Will Judicial Conference Thwart Internet Access to Court Records?
Smallman, David, Investigative Reporters and Editors, Inc. The IRE Journal
On Nov. 13, 2000, when much of the nation had its attention focused on the disputed presidential election in Florida, an organization responsible for providing policy guidance to the federal judiciary issued a request for public comment on Internet access to court documents. While acknowledging that the paper versions of case files had long been presumed to be open for public inspection and copying unless sealed by court order, the Judicial Conference of the United States announced that it was studying "the privacy and security implications of vastly wider public access" to court records stored on computerized databases (www.privacy.uscourts.gov).
As justification for curtailing public access, the Judicial Conference noted that case files can contain private or sensitive information "such as medical records, employment records, detailed financial information, tax returns, Social Security numbers and other personal identifying information." It went unmentioned that court records also contain information of vital public interest, including cases about aircraft safety; defective tires, medication, baby food, toys; tax, stock, and election fraud; insurance scams; toxic waste dumping; perjury by government officials; illegal arms deals; bank failures; antitrust claims; and civil rights violations.
Along with its issuance of the request for comment, the Judicial Conference also released a nine-page "staff report" entitled "Privacy and Access to Electronic Case Files in the Federal Courts" (www.uscourts.gov/privacyn.htm). The centerpiece of this report is a one-sided analysis of case law justifying suppression of private or sensitive information contained in public court files. Because indiscriminate disclosure of this data in "the new electronic environment" may violate an individual's right to privacy, interfere with fair trials, or impede law enforcement efforts, presumptive rights of access dating back to the founding of the Republic are fair game for restriction.
Interestingly, the report fails to discuss the wellestablished test for identifying traditionally protected rights of access under the First Amendment. Other flaws include the report's apparent reliance upon an inapposite 1989 Supreme Court case, which denied access to criminal rap sheets under FOI and, in doing so, reversed a lower court ruling largely on the basis of a dissenting opinion by then-appellate judge Kenneth W. Starr. Dicta in the Supreme Court's decision suggested that a privacy interest may somehow reside in information that was once publicly available, but is now "practically obscure" on the grounds that it has become more difficult to locate. For example, the court referred to "the vast difference between the public records that might be found after a diligent search of courthouse files, county archives, and local police stations throughout the country and a computerized summary located in a single clearinghouse of information." But the case in which this novel doctrine emerged only applied to FOIA requests for criminal records compiled by law enforcement authorities. It is not relevant or applicable to publicly filed records maintained by the judical branch.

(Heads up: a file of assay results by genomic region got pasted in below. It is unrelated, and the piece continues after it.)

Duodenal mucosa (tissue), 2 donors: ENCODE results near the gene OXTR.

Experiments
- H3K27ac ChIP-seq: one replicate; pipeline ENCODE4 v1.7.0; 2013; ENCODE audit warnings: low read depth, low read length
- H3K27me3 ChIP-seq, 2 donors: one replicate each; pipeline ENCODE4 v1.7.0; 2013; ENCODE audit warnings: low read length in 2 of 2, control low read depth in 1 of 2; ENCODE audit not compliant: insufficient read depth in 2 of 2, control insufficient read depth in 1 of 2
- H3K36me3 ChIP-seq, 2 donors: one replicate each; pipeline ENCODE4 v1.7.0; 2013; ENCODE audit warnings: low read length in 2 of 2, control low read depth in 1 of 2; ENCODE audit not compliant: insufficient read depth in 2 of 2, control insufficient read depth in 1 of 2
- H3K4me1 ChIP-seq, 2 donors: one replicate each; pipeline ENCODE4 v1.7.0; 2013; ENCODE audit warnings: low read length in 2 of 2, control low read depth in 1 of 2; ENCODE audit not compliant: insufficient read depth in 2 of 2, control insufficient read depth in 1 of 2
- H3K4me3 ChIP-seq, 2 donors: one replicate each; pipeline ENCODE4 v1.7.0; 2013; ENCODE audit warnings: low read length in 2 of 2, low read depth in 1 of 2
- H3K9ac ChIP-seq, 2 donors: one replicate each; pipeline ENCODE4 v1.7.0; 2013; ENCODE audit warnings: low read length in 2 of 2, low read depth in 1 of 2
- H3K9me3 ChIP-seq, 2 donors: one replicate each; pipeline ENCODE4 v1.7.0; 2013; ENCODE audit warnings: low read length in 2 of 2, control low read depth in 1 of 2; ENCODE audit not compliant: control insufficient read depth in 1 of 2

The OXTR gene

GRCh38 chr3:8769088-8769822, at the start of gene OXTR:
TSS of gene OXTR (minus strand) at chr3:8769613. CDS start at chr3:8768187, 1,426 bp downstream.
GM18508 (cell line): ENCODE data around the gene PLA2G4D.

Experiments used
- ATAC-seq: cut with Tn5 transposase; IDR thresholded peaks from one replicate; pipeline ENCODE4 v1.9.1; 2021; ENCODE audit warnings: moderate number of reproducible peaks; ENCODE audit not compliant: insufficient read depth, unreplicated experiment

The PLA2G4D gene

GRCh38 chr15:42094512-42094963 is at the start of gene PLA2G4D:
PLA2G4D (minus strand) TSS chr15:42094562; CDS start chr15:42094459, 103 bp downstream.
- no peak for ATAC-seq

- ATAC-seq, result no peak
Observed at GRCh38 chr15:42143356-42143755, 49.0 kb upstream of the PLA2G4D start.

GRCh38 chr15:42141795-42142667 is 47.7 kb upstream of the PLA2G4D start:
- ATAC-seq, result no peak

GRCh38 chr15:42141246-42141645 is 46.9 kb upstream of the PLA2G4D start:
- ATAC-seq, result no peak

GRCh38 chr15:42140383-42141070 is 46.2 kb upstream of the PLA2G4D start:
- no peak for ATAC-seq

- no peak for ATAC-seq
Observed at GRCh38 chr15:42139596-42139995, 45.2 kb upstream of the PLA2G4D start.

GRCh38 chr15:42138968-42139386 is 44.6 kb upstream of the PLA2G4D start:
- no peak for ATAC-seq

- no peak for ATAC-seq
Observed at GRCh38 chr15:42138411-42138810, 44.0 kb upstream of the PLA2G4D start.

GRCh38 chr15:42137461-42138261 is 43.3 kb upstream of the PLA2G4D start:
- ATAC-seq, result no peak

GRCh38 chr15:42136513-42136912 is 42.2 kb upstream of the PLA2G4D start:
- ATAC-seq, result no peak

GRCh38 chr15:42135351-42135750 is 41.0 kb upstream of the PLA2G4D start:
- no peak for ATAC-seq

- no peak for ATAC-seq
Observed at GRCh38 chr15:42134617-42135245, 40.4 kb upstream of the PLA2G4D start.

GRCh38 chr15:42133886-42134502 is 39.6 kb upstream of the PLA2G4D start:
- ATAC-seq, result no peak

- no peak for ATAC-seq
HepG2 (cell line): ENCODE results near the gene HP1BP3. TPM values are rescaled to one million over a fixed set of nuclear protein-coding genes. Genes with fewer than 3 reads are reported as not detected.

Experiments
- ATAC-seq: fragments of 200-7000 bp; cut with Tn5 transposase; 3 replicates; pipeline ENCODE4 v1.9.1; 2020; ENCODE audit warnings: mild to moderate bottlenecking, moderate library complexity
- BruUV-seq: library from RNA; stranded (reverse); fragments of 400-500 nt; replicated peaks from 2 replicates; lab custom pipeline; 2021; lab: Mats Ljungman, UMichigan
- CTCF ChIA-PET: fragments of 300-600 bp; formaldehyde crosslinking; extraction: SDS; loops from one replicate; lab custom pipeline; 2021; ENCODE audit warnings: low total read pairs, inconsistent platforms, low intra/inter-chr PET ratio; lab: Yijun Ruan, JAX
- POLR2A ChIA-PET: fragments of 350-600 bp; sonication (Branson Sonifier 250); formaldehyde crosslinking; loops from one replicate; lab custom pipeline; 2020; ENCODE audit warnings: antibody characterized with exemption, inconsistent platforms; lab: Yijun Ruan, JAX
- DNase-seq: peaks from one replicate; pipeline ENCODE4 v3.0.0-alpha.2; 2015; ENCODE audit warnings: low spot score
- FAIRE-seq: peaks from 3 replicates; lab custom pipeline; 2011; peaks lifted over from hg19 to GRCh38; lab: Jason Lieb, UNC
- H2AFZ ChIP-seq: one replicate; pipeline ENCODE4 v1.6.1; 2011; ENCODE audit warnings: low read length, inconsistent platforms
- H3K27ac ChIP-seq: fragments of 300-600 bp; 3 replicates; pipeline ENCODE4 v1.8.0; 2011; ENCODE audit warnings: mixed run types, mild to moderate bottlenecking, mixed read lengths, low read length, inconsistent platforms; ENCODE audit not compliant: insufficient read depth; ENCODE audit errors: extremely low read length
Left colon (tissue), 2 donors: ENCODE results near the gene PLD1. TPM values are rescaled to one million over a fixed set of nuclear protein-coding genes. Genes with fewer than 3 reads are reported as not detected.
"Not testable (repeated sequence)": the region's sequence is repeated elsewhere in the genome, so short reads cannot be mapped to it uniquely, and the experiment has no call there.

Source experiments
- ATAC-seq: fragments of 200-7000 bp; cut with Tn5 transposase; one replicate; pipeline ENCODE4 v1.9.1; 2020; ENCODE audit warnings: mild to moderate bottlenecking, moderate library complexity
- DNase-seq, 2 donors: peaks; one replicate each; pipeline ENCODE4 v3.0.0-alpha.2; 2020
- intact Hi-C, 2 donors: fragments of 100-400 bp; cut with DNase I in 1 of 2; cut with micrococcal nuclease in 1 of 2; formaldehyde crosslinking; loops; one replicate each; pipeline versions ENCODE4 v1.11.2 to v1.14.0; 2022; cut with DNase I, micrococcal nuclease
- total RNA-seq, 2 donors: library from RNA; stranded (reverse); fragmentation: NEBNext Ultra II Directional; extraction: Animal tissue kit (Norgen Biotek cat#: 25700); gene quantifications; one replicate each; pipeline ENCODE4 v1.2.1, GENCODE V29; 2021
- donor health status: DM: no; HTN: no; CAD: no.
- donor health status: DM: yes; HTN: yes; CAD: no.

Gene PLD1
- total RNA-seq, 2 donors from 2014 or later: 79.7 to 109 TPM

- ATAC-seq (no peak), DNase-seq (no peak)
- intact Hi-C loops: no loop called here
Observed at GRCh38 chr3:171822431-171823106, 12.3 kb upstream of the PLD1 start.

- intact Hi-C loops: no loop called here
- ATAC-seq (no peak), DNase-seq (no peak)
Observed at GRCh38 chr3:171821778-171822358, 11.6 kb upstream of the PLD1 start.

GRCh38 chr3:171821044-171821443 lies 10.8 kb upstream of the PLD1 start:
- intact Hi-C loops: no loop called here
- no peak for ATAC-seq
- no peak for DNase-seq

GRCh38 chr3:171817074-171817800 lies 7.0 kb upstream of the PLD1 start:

The request for public comment coincides with implementation of a powerful case management system, which has been designed to give each federal court the option to create electronic case files either by imaging of paper files or through direct filing of electronic versions of documents. Remote access to the new system is provided through an upgraded version of an existing Webbased system, known as PACER (Public Access to Court Electronic Records). The database currently contains dockets (a list of documents filed in each case) and will soon be expanded to include the full text documents (except for those filed under seal).
Access to documents through PACER requires payment of 7 cents to view, download, or print a page of roughly 54 lines. …